The Double Challenges of Chinese Aluminum and Cement Industries under the Changing Environment
Following privatization reforms in the Chinese aluminium and cement industries, both of these sectors grew at an amazing speed thanks to the then innovative business model and bold reform methods. Weiqiao, Xinfa, East Hope and Shanshui Cement are all brilliant success stories: they started off from precarious small production plants to grow into industry giants, contributing hefty amounts of taxes to local governments and generating employment for inhabitants of less developed regions.
Weiqiao Group, which started as a state-owned company suffering financial difficulties, has since been transformed by its CEO, Zhang Shiping, into the largest aluminium company in Shandong. In the cities and villages where Weiqiao aluminium plants have been built, nearly every family has a member employed by the company. The Weiqiao Model, in which aluminium companies stay independent from China’s centralised electricity provision, has been successful in providing low cost electricity to its aluminium plants as well as to people living in the area.
Xinfa, another example of a Chinese aluminium pioneer, has a similar success story. Zhang Xuexin, the CEO of Xinfa, successfully transformed a small electricity plant with only 200 workers into a large-scale aluminium conglomerate with 148 billion RMB in total assets.
In the cement industry, Shanshui Cement has transformed itself from a state owned company that performed badly for a long period to a private company that fast tracked its development. The company was set on this path with the reforms and leadership of Zhang Caikui, the formerly dubbed “good leader of a State Company”.
All these companies have thrived because of their courageous reform measures during the golden moment of Chinese economic development.
Unfortunately, the environmental problems of these companies will definitely continue to hamper their long-term development. According to statistics, Xinfa has annual CO2 emissions of more than 56 000 kt and in 2013 a large number of Chinese official media reported on its heavily polluting production methods that have led to a deteriorating environment around its production plants.
In 2014, a production project owned by East Hope became the complaint of the inhabitants of the village where the company’s production plants were situated. Journalists found that the plant’s industrial waste was being disposed off too close to resident’s homes without any warning, resulting in dangerous pollution for the population. This company emits nearly 37 000 kt of CO2 per annum.
In 2014, Shanshui Cement was forced by the government to tackle their pollution problems, especially the emission of NO2, which is 8 times higher than the standard level. In January 2016, Shanshui was criticized by the government for not stopping their production during the winter, when air is more easily polluted.
The underlying factor behind these environmental scandals traces its way back to the development of these companies, based on the “pollute first, clean up later” approach. Many of these companies launched their projects before receiving government permission, meaning they were not subject to any environmental reviews or regulations. Under this context, a significant amount of heavily polluting coal-fired plants were built. To make matters worse, the majority of Chinese aluminium production plants followed the “Weiqiao Model”, which meant building their own small and heavily polluting electricity plants to feed their aluminium production, rather than using the country’s centralized electricity system. While the Chinese government may have closed it’s eyes to such polluting methods in the past, today such activities can no longer be considered sustainable as environmental problems in China become more acute.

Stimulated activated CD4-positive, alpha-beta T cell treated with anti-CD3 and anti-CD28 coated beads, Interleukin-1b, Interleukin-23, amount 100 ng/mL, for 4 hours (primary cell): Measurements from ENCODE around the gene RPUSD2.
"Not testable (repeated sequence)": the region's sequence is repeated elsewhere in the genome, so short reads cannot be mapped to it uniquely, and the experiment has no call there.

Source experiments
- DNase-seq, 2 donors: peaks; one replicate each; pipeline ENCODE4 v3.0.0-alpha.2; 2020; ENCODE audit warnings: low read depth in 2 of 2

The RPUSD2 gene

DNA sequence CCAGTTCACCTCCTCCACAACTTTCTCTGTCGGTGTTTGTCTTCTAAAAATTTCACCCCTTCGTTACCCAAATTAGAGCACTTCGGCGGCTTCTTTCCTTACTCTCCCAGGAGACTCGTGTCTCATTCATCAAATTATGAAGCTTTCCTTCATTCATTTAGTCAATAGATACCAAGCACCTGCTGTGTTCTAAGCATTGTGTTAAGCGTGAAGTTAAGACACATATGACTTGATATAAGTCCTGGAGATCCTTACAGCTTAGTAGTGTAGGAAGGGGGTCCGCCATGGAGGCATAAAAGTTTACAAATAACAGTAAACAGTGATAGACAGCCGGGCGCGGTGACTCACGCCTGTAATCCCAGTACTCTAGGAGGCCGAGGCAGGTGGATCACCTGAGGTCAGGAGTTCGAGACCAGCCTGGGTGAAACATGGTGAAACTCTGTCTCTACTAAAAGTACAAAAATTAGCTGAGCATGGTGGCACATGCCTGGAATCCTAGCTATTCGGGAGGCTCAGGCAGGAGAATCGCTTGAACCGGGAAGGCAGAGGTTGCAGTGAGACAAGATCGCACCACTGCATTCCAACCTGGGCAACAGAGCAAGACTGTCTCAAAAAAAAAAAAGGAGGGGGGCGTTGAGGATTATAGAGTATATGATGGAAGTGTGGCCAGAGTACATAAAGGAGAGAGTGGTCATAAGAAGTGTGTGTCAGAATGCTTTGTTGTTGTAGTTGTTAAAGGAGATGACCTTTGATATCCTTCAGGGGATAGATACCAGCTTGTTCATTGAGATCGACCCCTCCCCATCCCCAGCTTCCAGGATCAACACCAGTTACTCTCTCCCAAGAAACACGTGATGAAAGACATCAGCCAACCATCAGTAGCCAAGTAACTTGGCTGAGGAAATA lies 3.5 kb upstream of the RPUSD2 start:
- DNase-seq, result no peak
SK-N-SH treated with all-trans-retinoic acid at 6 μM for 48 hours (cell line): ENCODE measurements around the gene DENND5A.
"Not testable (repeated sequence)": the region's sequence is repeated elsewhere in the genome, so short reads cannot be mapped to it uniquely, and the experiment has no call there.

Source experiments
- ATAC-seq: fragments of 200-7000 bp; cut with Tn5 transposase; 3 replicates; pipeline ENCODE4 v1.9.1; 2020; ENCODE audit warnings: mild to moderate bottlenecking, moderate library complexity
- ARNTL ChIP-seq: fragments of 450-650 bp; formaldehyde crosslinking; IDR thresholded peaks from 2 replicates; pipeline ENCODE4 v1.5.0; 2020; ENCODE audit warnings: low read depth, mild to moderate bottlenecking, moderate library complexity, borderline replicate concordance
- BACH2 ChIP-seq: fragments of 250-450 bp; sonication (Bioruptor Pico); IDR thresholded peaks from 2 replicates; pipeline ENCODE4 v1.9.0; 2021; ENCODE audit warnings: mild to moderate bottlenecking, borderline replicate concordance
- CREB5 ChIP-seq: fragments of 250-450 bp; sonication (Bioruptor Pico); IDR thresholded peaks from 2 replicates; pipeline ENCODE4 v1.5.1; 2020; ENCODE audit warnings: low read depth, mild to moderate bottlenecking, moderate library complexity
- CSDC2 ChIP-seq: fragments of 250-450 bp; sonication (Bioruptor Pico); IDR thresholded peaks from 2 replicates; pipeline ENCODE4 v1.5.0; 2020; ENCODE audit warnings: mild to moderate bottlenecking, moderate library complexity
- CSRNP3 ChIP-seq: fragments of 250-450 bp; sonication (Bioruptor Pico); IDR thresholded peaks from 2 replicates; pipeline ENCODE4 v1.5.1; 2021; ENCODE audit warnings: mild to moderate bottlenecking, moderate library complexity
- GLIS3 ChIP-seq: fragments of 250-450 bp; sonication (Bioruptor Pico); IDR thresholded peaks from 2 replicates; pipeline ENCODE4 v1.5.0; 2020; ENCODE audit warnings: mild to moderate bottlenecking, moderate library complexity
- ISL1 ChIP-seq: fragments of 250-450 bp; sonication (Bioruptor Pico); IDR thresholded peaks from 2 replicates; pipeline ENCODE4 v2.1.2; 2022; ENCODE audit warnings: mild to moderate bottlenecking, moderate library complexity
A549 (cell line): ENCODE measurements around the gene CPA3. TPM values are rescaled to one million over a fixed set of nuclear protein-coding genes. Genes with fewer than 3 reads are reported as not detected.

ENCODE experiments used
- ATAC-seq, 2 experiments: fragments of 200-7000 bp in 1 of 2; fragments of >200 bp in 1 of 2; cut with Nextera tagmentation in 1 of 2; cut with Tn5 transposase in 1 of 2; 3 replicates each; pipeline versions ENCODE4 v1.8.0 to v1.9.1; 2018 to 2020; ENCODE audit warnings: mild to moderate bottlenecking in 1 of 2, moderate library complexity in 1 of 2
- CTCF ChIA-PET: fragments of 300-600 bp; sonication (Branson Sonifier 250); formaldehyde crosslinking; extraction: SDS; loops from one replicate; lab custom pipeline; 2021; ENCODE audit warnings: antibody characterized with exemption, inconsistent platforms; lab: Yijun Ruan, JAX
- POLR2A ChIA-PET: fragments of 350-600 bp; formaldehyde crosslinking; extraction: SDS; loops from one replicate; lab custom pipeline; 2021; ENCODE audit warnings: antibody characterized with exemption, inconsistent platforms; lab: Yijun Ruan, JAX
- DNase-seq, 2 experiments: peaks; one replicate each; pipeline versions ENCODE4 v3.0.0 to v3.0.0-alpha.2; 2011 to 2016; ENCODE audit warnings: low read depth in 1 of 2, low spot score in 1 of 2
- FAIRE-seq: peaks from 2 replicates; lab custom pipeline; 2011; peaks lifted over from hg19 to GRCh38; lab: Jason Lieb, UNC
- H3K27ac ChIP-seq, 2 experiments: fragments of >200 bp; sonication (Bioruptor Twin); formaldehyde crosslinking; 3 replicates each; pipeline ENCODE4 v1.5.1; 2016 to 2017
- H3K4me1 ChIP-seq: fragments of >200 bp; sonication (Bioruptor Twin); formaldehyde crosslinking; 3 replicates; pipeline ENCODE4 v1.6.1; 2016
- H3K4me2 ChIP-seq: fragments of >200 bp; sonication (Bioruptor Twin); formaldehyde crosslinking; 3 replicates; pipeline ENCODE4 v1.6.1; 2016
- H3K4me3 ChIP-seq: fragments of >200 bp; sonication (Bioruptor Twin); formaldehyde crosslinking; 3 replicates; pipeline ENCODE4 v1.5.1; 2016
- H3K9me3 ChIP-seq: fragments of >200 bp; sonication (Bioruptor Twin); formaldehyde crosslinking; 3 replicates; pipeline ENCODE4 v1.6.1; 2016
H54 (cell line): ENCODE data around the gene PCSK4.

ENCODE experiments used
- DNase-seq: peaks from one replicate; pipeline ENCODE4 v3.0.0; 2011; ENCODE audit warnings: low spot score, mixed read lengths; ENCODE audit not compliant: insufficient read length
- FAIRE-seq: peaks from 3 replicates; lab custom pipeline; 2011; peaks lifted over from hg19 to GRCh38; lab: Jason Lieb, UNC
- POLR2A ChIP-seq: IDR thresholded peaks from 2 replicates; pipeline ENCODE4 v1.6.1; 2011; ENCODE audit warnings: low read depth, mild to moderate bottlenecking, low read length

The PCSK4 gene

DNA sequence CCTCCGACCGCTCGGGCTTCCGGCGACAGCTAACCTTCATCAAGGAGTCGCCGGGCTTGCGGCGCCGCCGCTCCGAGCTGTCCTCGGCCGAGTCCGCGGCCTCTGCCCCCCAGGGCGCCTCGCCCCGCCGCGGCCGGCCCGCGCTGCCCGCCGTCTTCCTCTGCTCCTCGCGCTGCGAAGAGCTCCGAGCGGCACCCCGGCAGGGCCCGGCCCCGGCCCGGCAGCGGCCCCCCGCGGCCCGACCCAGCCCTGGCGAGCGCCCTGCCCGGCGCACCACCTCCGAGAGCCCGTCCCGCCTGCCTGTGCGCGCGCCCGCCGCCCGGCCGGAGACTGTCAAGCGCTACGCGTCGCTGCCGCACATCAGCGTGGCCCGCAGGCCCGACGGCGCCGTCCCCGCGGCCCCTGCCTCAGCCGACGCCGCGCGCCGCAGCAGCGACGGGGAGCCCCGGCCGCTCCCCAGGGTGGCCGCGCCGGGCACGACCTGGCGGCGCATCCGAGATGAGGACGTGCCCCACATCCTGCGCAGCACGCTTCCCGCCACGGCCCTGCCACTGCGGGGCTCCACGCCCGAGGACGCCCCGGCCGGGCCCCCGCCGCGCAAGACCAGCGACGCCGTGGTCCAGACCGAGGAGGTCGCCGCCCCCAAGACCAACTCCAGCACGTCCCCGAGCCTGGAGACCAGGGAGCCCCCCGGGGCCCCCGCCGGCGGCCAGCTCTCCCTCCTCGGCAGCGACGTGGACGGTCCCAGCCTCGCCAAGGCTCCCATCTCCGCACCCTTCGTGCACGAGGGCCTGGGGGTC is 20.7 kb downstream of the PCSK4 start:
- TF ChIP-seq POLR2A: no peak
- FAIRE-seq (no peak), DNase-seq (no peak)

At the start of 2015, China introduced its most severe environmental law yet, which imposes harsher punishments and sets higher standards for polluting companies. For example, emitting more than three tons of dangerous substances will result in criminal charges for a company’s managers.
In 2016, the Chinese economy entered a new development phase, which requires China’s heavy industry to undertake reforms and decrease their production size. In February 2016, the Chinese government announced its plan to curtail 500 million tons of coal production. Both the Chinese aluminium and cement industries depend heavily on coal and will now have to significantly reconsider their strategy. They comprise of the input side of China’s economy, and are now facing the double challenges of environmental compliance and the country’s economic slowdown.
These companies have now begun to invest heavily in order to reform their polluting production methods. For example Xinfa Group has invested a great amount of money to make its production green after the pollution crisis. Weiqiao has also reduced the amount of its small electricity plants. While these should be considered welcome initiatives, it is also a mere attack on the symptom rather than the cause of pollution: investment into cutting pollution will potentially heighten the cost of production and thus limit the competitiveness of these companies. Therefore, they should instead shift to more intelligent production methods, with the aim of transforming the supposed loss in cutting pollution into new environmentally friendly and financially sustainable business models. Chinese cement and aluminium companies are now facing both challenges and opportunities: if they are able to grasp the opportunity to upgrade their mode of production, they will achieve yet another development leap in the next period, if they stick to their old production methods, they will eventually be left behind in the old era of Chinese development.